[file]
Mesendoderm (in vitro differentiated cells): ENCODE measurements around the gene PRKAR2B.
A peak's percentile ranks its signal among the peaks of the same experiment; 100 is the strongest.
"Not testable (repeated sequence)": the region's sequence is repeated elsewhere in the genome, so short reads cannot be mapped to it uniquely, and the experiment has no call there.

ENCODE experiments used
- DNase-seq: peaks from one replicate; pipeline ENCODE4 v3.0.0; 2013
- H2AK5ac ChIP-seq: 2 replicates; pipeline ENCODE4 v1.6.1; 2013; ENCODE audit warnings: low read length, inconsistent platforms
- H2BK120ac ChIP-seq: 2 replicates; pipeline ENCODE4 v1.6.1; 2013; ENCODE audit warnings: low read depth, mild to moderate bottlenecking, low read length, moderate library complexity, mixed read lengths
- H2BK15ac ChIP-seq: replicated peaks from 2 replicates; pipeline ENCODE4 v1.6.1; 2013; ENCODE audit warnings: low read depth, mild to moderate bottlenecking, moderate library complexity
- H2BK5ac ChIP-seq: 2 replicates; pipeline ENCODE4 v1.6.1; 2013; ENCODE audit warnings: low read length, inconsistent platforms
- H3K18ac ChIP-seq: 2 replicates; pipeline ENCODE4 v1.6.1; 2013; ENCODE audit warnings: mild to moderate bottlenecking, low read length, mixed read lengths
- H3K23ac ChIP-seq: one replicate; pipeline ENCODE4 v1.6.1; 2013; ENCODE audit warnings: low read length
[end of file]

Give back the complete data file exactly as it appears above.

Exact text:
Mesendoderm (in vitro differentiated cells): ENCODE measurements around the gene PRKAR2B.
A peak's percentile ranks its signal among the peaks of the same experiment; 100 is the strongest.
"Not testable (repeated sequence)": the region's sequence is repeated elsewhere in the genome, so short reads cannot be mapped to it uniquely, and the experiment has no call there.

ENCODE experiments used
- DNase-seq: peaks from one replicate; pipeline ENCODE4 v3.0.0; 2013
- H2AK5ac ChIP-seq: 2 replicates; pipeline ENCODE4 v1.6.1; 2013; ENCODE audit warnings: low read length, inconsistent platforms
- H2BK120ac ChIP-seq: 2 replicates; pipeline ENCODE4 v1.6.1; 2013; ENCODE audit warnings: low read depth, mild to moderate bottlenecking, low read length, moderate library complexity, mixed read lengths
- H2BK15ac ChIP-seq: replicated peaks from 2 replicates; pipeline ENCODE4 v1.6.1; 2013; ENCODE audit warnings: low read depth, mild to moderate bottlenecking, moderate library complexity
- H2BK5ac ChIP-seq: 2 replicates; pipeline ENCODE4 v1.6.1; 2013; ENCODE audit warnings: low read length, inconsistent platforms
- H3K18ac ChIP-seq: 2 replicates; pipeline ENCODE4 v1.6.1; 2013; ENCODE audit warnings: mild to moderate bottlenecking, low read length, mixed read lengths
- H3K23ac ChIP-seq: one replicate; pipeline ENCODE4 v1.6.1; 2013; ENCODE audit warnings: low read length